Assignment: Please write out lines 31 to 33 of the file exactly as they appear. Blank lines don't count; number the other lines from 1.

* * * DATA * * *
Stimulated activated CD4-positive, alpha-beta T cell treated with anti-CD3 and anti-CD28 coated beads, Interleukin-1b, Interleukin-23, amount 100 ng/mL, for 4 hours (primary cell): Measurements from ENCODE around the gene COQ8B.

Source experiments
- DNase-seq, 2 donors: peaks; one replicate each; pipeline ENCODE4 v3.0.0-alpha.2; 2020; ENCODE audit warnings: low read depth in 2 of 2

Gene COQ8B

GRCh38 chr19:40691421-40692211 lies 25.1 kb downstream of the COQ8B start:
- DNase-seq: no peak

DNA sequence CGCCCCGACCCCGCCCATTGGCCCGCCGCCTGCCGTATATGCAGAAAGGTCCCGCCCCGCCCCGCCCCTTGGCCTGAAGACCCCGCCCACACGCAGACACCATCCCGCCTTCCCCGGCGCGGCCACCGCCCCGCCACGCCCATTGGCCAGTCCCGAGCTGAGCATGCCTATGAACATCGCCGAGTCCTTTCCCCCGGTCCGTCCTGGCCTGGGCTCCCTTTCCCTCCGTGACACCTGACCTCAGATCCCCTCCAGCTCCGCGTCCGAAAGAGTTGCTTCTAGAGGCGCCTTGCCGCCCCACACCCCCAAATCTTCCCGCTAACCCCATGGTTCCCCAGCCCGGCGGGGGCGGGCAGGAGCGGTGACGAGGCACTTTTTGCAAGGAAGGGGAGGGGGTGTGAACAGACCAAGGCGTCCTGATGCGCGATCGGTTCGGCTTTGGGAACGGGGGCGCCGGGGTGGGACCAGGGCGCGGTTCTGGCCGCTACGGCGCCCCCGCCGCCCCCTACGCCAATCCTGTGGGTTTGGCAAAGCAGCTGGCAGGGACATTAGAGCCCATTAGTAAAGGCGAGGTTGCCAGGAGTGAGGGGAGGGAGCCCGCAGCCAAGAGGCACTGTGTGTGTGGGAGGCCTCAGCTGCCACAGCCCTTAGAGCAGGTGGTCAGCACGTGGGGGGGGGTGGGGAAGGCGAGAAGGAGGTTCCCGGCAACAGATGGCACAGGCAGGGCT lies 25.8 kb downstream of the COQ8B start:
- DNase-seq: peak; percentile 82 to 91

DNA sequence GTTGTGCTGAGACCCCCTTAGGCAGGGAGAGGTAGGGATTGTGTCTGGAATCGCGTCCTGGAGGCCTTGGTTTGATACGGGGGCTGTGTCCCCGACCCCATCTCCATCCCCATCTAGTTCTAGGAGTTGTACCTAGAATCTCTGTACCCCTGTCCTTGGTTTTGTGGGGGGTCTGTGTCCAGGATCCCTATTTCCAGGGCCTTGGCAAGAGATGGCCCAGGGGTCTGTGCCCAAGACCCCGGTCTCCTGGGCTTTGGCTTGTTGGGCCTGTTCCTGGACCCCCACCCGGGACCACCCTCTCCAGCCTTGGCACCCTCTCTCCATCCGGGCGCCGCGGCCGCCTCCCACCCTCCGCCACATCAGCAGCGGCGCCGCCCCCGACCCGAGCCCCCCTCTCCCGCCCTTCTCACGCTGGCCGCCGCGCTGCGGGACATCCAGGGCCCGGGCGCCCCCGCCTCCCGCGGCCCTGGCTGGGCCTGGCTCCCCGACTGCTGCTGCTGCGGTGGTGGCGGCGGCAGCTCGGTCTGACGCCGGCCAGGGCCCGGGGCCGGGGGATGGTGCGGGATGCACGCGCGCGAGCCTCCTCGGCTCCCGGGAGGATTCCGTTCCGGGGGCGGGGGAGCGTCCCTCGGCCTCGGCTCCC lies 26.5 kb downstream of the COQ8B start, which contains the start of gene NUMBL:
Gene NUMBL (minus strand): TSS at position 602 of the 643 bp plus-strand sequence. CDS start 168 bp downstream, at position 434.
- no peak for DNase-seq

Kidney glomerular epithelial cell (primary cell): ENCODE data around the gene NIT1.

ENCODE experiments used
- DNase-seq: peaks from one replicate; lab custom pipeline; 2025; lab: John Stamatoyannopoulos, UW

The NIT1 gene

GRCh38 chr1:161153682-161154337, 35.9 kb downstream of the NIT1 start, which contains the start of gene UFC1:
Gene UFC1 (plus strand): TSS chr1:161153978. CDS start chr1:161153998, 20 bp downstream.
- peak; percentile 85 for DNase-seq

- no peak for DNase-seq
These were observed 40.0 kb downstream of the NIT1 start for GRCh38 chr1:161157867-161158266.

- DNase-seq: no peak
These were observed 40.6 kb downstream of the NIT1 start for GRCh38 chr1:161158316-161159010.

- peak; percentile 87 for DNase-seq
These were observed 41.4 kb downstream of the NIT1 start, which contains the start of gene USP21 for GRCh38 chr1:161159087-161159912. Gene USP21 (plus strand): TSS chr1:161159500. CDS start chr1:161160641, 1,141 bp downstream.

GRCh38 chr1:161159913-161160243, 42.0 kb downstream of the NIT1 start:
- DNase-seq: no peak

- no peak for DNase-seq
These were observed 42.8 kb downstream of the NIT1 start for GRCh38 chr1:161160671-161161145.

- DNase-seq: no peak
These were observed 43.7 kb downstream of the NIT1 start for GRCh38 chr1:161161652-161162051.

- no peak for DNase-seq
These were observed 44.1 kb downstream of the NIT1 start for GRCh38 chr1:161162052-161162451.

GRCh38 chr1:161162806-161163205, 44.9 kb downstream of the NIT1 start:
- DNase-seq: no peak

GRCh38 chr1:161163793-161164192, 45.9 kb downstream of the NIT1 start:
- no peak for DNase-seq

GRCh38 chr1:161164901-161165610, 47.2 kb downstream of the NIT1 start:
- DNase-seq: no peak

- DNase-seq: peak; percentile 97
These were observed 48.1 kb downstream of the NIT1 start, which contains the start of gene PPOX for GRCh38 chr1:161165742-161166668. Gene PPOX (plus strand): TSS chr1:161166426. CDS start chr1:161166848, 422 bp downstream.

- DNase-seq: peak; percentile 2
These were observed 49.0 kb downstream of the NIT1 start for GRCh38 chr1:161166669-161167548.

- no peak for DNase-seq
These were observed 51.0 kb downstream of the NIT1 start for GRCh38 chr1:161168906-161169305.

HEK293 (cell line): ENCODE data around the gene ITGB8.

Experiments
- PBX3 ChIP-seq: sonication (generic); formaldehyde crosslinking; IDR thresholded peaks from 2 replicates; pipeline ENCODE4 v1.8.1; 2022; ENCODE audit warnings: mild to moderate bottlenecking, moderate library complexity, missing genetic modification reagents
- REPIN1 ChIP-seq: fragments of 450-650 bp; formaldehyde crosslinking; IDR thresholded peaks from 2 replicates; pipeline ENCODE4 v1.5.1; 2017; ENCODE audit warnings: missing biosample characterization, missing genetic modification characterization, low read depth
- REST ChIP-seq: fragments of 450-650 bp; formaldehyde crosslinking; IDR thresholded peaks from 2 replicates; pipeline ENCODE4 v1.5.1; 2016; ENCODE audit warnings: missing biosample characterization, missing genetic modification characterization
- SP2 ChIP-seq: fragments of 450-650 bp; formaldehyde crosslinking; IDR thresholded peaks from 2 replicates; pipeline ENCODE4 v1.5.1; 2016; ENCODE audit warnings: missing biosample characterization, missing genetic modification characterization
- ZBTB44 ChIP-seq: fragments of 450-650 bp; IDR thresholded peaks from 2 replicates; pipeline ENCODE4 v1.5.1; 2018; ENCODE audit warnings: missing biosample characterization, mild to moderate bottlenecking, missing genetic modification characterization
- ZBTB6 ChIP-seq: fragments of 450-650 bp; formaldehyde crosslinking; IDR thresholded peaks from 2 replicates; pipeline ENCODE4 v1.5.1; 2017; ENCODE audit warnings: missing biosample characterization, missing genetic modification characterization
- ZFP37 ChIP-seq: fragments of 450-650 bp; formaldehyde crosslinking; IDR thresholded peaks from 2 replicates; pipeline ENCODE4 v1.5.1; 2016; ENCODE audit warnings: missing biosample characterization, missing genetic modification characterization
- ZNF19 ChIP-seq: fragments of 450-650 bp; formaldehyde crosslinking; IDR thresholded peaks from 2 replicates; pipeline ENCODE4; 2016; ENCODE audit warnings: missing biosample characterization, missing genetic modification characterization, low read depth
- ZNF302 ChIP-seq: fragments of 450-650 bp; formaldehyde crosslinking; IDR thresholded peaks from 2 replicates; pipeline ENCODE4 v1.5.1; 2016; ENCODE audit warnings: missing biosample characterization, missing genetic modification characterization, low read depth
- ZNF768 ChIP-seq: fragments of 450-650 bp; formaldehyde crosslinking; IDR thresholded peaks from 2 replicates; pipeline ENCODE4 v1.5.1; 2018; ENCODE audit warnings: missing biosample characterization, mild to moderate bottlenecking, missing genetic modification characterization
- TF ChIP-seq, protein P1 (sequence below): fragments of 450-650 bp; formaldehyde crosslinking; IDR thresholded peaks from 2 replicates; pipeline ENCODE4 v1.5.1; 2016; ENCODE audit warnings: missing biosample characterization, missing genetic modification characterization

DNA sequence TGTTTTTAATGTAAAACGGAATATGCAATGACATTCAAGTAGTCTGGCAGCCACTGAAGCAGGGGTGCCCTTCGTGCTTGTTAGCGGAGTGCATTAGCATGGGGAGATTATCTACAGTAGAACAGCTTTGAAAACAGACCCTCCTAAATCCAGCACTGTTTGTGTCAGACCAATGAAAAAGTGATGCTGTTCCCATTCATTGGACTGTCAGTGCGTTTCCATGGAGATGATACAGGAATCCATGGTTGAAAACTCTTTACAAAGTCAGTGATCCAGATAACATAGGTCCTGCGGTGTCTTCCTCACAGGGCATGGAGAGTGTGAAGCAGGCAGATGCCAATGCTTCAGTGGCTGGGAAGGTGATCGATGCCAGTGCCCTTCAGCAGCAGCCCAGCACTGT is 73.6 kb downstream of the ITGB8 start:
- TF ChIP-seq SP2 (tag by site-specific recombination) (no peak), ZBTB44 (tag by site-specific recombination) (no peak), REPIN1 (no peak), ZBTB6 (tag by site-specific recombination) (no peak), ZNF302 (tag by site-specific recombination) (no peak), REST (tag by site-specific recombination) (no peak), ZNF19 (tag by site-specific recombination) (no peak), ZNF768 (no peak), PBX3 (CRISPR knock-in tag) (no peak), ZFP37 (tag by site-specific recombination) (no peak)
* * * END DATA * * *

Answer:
- no peak for DNase-seq
These were observed 44.1 kb downstream of the NIT1 start for GRCh38 chr1:161162052-161162451.

GRCh38 chr1:161162806-161163205, 44.9 kb downstream of the NIT1 start: